return to Cuba.

      Past administrations have not dared challenge the Cuban-American community
      in Miami, and had he not been leaving office in a matter of months, Mr
      Clinton might have hesitated too. His Vice-President, the hapless Al Gore,
      had already caved in and said that Elian should stay. He presumably thought
      this good politics, but it doesn't bode well for a principled presidency if
      he wins the election in November.

      American politics is bedevilled by the concept of the multiple choice
      question in the same way as the American education system. Complicated
      issues are reduced to the simplest of tabloid slogans.

      For five months, the subject of US relations with Fidel Castro's Cuba has
      been allowed to shrink to a "tick one of the following boxes" exercise in
      USA Today: should Elian be reunited with his father in Cuba, or be allowed
      to stay in the United States - the country his mother died trying to reach?
      In law, there was only ever one answer: unless there is some overriding
      reason to prevent it, a six-year-old child belongs with his father or mother.

      Cuba has been nothing but trouble for America. Until Castro's revolution in
      1959, it was a breeding ground for gangsterism; since then it has been a
      political - and, briefly, a military - threat. As for the Cuban community
      in the United States, they have achieved a good deal, but have helped to
      rot the fabric of American political culture.

      You certainly don't have to accept the crime writer James Ellroy's fantasy
      in American Tabloid to suspect that Cuban exiles played some part in the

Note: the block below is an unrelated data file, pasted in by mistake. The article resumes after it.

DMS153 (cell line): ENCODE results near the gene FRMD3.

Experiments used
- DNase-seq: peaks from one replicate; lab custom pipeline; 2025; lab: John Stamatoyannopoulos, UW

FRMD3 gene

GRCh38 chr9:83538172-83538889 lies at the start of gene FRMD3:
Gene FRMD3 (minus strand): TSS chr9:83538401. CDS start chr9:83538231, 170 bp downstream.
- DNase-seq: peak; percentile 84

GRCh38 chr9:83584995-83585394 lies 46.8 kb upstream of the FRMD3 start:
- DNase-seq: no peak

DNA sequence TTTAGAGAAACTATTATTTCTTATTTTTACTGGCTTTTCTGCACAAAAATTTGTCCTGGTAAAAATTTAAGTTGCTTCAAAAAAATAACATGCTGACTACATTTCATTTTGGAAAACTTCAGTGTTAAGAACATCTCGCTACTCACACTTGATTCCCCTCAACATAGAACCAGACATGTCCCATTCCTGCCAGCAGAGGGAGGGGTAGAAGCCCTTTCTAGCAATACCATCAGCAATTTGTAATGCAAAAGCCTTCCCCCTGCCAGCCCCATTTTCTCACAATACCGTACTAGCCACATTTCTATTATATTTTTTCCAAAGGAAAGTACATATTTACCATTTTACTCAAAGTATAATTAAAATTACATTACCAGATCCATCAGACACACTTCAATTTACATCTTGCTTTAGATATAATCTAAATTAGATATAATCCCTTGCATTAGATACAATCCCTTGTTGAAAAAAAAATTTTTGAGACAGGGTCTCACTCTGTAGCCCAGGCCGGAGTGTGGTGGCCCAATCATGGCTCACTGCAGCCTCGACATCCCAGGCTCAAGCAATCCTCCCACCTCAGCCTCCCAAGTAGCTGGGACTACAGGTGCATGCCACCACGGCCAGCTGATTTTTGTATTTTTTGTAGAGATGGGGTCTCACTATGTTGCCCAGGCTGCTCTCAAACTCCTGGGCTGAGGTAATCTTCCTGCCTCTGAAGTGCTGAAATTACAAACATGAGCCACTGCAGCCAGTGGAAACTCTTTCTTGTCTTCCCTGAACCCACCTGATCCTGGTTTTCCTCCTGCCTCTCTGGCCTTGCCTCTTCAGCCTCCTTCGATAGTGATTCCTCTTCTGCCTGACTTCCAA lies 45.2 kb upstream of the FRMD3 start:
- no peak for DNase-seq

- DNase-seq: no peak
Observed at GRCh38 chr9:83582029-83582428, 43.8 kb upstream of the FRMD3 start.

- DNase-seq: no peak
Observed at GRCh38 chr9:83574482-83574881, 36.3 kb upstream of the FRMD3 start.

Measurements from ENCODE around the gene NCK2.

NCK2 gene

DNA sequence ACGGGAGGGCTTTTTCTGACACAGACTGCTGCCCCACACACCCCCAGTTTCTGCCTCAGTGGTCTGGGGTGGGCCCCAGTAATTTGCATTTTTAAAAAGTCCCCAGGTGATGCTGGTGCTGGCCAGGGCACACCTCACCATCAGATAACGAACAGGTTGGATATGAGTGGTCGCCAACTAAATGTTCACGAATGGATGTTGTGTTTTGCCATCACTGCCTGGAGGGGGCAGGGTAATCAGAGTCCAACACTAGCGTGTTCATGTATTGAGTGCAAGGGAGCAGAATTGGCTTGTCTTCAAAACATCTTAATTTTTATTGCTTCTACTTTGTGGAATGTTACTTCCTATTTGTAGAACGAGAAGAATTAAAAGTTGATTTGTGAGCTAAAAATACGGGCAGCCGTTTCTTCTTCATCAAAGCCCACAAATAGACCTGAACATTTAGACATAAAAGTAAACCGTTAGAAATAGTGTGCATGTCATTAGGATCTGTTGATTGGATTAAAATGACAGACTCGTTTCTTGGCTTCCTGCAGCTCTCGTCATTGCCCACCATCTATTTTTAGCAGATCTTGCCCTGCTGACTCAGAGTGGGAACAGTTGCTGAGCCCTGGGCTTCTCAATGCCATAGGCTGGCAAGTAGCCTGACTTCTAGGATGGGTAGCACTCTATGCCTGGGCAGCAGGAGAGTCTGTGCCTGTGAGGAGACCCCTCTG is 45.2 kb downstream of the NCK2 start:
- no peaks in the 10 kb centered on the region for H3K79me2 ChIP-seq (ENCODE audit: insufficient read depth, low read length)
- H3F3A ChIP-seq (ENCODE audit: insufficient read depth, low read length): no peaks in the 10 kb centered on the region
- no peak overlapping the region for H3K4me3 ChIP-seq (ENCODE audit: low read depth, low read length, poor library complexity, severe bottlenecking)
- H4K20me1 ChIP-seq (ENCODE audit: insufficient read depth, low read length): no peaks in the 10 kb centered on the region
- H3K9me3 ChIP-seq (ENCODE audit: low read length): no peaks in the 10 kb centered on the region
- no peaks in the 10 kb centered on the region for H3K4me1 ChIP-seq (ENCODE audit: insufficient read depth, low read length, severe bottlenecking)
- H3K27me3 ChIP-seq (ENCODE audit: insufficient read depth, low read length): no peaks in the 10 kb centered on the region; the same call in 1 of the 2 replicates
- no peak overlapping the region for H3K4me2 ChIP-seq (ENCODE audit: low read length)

murder of John F Kennedy. The worst scandal of the Reagan era, Iran-Contra,
      had strong Cuban links too.

      Every president for 40 years has been obliged to play up to those who can
      deliver the Cuban-American vote, numbering more than 500,000 electors. The
      man who most wanted Elian to stay in Miami, and who now has the most to
      lose, is Jorge Mas Santos, the head of the hardline Cuban American National
      Foundation. His father, Jorge Mas Canosa, was a hugely influential
      millionaire who could make Washington do whatever he wanted where Cuba was

      But after Mr Mas Canosa died three years ago, the foundation's influence
      waned. The Elian issue revived it and Mr Mas Santos has usually been in
      evidence at the demonstrations outside the depressing house in "Little
      Havana", the Miami suburb where Elian's relatives live. The case had suited
      Castro, too. His Havana rallies haven't seen such big turn-outs for years,
      and he has exploited the fact that Elian was in the grip of the Right.

      When Castro's days are over, people like Mr Mas Santos will return to Cuba,
      demanding back property taken from their families by the revolution. The
      threat from Cuban-Americans is strong in Cuba itself, and Castro has played
      on this too.

      When he warned Washington that armed guards had been brought in by Mr Mas
      Santos to prevent federal marshals from sending Elian back to his father,
      it was partly a message to his own people. In the meantime, at the heart of
      all this is a bemused six-year-old boy, trying hard to satisfy the
      conflicting demands of adults who want to make use of him.

      Outside the house, crowds gathered in the belief that Elian had healing
      powers. They would hold up sick children to him over the suburban link
      fence. Once, as he played, older people gathered outside shouting: "Touch
      me, Elian!"

      The idea that he has supernatural powers was fostered by the man who
      rescued him from the choppy waters off Florida on Thanksgiving Day last
      November, and who rejoices in the name of Donato Dalrymple. According to
      Dalrymple, Elian was the only one of the three survivors who had not
      suffered from being at sea for three days. The others were sunburned and
      suffering badly from jellyfish stings.

      Elian was unaffected, lending him the staus of an icon. Long after the
      adults who have been manipulating him have forgotten his very name, Elian
      Gonzalez's life will have been ruined by what they have put him through.

      * John Simpson is the BBC's World Affairs Editor